A cynic might call Rice's answer six of one, half a dozen of the other. First, it's clear to many at State that State people are reluctant to go to Iraq. Second, it remains the case that even as the surge is moving forward, the civilian positions that are said to be crucial to its success are being temporarily filled by overtaxed U.S. troops. Rice testified that help is on the way, but we've heard that before -- all the way back to 2003, when the Coalition Provisional Authority and the military couldn't iron out a coherent working arrangement:
One morning, during breakfast at the battalion canteen, I asked Nagl about the Coalition Provisional Authority. He has yet to see a C.P.A. official at the base, he said. He pointed to an empty plastic chair at the table and asked: ''Where's the guy from C.P.A.? He should be sitting right there.''
Given the weakness of the C.P.A., Nagl and other soldiers are effectively in charge not only of the military aspects of the counterinsurgency but also of reconstruction work and political development. Trained to kill tanks, the officers at Camp Manhattan spend much of their time meeting local sheiks and apportioning the thin funds at their disposal for rebuilding; the battalion maintains a list of school-improvement projects known as ''the Romper Room list.'' It is not unusual for Nagl and Colonel Swisher to go out in the morning on a ''cordon and search'' raid and return in the afternoon to their tactical operations center for a meeting with the second in command, Maj. David Indermuehle, about dispersing small grants to local health clinics.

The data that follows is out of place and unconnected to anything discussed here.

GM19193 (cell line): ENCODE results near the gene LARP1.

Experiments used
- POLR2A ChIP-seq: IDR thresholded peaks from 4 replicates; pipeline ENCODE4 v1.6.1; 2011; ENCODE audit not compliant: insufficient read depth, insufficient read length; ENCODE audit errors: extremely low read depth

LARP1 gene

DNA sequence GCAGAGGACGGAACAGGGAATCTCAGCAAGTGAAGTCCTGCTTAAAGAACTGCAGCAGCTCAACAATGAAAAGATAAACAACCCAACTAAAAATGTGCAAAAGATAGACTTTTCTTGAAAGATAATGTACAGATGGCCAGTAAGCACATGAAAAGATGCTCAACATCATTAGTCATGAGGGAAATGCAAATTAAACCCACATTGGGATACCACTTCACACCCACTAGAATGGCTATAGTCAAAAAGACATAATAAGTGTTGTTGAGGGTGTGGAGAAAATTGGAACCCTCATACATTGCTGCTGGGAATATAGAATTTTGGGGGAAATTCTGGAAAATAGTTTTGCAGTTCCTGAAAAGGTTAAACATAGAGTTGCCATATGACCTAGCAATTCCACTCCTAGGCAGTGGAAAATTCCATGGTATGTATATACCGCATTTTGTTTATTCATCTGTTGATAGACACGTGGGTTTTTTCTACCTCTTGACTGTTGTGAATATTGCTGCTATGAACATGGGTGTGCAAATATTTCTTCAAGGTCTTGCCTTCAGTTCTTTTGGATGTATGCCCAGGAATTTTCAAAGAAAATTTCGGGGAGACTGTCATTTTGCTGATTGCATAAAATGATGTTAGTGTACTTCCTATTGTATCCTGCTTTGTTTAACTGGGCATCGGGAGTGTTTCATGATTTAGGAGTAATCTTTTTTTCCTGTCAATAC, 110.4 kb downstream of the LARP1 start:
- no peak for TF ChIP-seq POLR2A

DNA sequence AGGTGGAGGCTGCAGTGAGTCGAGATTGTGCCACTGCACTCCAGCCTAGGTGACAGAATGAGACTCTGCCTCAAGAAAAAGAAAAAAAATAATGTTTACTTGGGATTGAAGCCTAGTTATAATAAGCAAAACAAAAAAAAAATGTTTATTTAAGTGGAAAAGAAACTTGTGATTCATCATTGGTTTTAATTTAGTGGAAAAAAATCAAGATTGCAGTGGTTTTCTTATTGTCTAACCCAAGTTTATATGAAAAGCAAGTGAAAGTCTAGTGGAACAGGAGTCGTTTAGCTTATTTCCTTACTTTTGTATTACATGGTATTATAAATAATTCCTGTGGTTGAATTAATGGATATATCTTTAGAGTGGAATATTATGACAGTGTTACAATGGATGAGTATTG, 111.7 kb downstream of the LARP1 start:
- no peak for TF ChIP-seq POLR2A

Not to worry: it's all in the State Department budget request this time around.